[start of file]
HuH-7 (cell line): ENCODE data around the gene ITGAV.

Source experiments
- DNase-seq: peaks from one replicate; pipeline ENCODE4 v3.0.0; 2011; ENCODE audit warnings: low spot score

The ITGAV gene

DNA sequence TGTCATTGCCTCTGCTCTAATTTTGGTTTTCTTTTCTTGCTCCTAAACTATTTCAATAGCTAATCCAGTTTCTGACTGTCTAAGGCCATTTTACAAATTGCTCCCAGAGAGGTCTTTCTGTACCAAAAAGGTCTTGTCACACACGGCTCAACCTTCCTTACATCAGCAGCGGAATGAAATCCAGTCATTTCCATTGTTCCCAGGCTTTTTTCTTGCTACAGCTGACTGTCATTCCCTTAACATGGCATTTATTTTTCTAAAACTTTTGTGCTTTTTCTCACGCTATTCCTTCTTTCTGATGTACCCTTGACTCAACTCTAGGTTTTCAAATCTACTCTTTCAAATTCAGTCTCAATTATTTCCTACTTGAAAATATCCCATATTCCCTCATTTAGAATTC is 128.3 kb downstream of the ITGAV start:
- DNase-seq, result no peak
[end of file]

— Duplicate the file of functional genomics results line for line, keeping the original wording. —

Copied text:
HuH-7 (cell line): ENCODE data around the gene ITGAV.

Source experiments
- DNase-seq: peaks from one replicate; pipeline ENCODE4 v3.0.0; 2011; ENCODE audit warnings: low spot score

The ITGAV gene

DNA sequence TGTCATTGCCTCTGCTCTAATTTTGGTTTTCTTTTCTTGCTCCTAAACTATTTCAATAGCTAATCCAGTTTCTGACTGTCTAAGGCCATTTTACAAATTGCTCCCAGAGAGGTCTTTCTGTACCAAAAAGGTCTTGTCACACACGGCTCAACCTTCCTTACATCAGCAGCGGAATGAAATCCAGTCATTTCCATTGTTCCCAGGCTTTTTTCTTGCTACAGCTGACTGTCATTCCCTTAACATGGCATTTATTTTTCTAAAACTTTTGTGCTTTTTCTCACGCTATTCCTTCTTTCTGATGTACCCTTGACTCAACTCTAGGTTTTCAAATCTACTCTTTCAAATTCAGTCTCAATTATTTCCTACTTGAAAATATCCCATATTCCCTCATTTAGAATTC is 128.3 kb downstream of the ITGAV start:
- DNase-seq, result no peak